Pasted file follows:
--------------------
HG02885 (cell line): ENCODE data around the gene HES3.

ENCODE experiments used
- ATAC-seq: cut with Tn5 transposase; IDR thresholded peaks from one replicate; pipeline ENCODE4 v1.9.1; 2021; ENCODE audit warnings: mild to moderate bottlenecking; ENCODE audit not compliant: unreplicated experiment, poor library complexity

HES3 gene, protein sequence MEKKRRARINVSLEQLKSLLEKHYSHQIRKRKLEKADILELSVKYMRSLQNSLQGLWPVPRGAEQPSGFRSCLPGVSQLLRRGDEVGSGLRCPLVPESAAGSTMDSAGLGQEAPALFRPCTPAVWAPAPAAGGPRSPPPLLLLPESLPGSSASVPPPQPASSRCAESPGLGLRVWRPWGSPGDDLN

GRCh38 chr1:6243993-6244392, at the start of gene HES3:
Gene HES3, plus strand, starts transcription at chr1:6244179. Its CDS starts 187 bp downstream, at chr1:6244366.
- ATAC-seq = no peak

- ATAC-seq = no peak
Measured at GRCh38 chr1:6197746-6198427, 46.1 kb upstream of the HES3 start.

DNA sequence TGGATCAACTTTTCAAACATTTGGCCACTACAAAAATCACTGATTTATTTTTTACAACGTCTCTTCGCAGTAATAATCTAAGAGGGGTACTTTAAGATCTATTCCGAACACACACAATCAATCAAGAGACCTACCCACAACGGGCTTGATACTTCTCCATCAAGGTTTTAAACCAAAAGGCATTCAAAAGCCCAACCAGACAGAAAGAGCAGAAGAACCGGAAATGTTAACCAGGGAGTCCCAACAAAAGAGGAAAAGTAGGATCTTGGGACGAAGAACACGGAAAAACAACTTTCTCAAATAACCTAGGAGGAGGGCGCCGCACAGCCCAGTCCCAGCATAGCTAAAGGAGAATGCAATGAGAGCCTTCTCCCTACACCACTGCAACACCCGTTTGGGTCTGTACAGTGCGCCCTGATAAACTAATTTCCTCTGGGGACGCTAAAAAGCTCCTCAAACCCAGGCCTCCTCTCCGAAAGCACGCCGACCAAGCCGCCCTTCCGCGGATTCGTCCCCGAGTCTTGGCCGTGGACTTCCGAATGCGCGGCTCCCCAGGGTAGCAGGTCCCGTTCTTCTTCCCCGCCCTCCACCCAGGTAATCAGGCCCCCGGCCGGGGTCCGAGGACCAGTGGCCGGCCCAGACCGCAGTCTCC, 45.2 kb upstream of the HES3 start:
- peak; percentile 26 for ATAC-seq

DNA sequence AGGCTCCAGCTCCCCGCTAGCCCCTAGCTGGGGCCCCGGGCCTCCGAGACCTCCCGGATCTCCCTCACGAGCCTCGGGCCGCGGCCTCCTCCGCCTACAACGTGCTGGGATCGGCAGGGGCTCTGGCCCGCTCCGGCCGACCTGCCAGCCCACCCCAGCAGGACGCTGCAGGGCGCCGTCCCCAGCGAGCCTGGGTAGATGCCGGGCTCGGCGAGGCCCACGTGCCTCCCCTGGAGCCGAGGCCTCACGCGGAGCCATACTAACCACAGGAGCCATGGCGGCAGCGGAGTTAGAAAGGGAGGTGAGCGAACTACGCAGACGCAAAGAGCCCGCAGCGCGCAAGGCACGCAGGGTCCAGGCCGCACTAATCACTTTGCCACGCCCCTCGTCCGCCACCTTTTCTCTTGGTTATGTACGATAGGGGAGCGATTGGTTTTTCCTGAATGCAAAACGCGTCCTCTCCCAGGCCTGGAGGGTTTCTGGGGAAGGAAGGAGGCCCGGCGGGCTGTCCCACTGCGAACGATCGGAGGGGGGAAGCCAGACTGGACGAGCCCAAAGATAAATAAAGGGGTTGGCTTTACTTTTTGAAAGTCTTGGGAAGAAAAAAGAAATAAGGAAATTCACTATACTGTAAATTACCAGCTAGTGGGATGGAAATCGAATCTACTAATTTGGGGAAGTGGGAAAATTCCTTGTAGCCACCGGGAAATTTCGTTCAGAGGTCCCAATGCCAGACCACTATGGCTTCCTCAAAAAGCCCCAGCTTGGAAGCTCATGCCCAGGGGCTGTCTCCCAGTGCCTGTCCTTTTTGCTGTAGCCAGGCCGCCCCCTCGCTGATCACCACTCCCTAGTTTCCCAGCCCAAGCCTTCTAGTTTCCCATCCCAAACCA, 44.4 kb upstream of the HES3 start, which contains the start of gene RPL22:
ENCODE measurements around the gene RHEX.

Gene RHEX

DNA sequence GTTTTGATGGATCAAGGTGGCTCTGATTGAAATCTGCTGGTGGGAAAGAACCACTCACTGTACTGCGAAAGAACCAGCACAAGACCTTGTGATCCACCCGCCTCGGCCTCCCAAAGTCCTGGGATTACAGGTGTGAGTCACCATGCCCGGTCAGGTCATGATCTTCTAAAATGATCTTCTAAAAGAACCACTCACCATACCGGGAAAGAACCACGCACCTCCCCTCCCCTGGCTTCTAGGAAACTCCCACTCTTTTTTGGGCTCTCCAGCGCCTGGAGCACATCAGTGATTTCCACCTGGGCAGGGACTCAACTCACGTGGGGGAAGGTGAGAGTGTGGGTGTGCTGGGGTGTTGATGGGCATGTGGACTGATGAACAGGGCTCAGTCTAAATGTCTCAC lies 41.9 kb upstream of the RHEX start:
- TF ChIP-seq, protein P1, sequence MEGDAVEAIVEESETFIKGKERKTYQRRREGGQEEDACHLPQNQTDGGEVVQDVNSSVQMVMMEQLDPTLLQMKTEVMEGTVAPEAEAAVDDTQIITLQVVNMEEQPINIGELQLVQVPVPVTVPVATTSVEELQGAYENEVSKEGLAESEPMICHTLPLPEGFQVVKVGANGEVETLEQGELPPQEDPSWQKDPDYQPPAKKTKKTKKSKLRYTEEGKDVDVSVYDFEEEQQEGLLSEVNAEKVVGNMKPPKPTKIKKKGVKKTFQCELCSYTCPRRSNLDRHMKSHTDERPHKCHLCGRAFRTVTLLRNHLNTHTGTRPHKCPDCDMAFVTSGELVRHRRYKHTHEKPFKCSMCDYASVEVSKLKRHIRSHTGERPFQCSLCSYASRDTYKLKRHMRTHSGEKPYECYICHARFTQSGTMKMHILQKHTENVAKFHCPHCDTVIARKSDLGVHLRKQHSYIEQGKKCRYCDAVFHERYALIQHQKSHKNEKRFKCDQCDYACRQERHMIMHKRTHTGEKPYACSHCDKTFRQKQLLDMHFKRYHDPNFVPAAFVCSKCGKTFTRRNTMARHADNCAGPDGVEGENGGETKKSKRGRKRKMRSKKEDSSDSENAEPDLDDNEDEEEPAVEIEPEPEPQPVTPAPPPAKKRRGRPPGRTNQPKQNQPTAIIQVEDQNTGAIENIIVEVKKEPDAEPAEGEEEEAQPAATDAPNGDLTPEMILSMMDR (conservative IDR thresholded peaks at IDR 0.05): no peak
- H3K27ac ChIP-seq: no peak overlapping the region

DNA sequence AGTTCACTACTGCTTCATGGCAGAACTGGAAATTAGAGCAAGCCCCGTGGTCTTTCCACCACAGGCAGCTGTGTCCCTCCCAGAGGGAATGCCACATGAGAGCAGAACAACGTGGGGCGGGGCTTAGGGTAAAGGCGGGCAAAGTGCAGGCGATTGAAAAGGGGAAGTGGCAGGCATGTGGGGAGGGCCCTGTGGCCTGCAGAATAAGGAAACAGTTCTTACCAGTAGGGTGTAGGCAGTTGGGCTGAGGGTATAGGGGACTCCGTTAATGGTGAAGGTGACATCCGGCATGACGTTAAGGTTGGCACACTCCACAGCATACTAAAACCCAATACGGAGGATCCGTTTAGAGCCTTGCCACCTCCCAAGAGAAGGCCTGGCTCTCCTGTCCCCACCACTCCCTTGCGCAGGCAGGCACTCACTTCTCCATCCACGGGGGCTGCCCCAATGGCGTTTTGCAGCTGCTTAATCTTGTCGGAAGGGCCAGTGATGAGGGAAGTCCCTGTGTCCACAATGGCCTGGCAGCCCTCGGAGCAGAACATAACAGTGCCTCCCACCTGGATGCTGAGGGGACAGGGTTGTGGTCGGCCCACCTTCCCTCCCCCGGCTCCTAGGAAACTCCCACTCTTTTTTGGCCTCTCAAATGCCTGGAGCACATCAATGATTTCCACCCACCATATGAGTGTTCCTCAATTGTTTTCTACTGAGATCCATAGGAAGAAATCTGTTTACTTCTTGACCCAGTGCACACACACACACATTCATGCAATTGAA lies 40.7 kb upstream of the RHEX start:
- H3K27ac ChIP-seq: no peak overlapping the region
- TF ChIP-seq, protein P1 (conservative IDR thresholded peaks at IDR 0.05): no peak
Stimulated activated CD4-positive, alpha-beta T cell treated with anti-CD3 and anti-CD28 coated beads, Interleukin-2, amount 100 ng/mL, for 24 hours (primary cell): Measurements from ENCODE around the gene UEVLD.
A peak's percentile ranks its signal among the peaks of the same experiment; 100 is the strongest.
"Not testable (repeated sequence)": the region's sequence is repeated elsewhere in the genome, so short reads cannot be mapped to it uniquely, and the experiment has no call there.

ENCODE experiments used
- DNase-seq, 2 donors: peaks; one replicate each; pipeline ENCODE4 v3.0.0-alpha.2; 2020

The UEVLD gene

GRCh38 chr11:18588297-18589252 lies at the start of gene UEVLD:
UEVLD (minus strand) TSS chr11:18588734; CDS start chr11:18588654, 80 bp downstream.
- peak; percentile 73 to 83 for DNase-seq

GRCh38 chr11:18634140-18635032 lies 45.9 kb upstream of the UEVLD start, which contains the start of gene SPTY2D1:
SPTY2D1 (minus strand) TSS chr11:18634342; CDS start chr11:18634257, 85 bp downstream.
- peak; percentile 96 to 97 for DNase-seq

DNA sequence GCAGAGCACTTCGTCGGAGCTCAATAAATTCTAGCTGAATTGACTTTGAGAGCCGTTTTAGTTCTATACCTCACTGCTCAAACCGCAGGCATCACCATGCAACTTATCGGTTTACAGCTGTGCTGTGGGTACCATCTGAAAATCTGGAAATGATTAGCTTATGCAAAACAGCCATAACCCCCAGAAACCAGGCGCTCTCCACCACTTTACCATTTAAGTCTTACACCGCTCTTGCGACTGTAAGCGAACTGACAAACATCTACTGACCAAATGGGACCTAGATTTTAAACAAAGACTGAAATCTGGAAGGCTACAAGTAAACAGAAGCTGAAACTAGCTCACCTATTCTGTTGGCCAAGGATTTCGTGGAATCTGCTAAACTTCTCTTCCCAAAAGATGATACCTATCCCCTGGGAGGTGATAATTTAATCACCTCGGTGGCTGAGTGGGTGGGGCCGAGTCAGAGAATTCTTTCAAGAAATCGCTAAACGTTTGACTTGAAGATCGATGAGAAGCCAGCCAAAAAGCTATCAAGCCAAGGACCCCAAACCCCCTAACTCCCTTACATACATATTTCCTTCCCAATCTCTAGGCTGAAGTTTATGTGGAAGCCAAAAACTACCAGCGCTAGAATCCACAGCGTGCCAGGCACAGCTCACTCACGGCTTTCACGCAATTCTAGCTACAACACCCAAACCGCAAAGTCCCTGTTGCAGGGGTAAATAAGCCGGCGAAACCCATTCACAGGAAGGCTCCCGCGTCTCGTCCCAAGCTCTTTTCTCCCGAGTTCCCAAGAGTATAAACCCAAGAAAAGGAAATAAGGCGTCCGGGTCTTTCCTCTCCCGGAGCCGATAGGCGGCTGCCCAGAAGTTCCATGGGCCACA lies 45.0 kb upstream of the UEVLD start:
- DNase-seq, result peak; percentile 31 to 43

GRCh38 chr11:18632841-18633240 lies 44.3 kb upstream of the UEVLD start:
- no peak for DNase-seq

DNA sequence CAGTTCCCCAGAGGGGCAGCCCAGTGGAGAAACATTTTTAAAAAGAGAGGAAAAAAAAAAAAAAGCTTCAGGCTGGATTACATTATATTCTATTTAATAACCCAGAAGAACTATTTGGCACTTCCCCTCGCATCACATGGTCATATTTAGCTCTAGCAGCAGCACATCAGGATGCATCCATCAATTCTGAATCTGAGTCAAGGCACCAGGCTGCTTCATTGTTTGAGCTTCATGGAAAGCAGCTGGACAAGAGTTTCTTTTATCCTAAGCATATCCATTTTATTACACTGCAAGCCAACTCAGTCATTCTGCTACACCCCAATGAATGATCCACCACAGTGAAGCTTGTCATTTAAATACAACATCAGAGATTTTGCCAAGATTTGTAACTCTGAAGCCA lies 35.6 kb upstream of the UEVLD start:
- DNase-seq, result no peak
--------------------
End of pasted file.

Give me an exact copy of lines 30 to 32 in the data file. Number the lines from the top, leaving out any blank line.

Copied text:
GRCh38 chr11:18634140-18635032 lies 45.9 kb upstream of the UEVLD start, which contains the start of gene SPTY2D1:
SPTY2D1 (minus strand) TSS chr11:18634342; CDS start chr11:18634257, 85 bp downstream.
- peak; percentile 96 to 97 for DNase-seq